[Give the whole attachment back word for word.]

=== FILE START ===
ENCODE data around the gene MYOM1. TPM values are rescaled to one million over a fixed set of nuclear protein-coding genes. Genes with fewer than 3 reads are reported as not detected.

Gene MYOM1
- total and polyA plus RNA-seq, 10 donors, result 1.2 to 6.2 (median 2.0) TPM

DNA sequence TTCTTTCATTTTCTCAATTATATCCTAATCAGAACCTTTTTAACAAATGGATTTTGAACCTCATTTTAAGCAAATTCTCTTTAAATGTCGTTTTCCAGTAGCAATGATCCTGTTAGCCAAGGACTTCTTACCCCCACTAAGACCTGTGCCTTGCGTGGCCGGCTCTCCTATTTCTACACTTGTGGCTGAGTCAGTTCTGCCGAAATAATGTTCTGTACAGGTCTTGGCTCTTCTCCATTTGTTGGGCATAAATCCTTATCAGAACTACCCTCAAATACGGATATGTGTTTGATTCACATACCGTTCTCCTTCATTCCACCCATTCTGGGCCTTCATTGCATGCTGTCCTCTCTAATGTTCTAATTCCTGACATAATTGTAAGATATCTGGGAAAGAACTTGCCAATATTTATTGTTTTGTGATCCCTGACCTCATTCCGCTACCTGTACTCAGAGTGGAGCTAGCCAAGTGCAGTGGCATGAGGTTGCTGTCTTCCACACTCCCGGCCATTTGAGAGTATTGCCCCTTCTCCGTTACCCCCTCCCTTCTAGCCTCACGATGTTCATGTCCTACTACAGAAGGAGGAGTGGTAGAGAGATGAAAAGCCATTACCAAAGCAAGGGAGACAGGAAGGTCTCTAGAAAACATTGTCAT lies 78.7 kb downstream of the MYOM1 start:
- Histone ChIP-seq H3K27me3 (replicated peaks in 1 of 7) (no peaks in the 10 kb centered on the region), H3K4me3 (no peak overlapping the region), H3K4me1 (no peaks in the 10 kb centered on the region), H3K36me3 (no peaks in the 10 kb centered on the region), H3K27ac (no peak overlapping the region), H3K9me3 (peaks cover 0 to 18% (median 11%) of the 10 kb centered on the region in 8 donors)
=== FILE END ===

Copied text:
ENCODE data around the gene MYOM1. TPM values are rescaled to one million over a fixed set of nuclear protein-coding genes. Genes with fewer than 3 reads are reported as not detected.

Gene MYOM1
- total and polyA plus RNA-seq, 10 donors, result 1.2 to 6.2 (median 2.0) TPM

DNA sequence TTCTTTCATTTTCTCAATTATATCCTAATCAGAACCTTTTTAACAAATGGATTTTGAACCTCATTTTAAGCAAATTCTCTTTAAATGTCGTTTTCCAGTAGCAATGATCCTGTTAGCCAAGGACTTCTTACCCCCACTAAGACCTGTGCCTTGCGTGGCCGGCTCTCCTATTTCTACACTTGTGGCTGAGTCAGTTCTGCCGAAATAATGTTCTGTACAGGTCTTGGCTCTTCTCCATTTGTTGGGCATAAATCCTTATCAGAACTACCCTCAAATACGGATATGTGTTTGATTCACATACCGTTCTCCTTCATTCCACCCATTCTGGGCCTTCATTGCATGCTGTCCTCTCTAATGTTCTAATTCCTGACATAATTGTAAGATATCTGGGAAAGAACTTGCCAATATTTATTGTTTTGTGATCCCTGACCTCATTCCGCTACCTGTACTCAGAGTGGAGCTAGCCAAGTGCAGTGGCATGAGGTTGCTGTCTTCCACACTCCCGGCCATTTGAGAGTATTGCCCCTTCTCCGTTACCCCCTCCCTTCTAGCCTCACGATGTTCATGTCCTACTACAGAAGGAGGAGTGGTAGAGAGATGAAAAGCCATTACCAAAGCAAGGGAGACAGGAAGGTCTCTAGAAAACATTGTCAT lies 78.7 kb downstream of the MYOM1 start:
- Histone ChIP-seq H3K27me3 (replicated peaks in 1 of 7) (no peaks in the 10 kb centered on the region), H3K4me3 (no peak overlapping the region), H3K4me1 (no peaks in the 10 kb centered on the region), H3K36me3 (no peaks in the 10 kb centered on the region), H3K27ac (no peak overlapping the region), H3K9me3 (peaks cover 0 to 18% (median 11%) of the 10 kb centered on the region in 8 donors)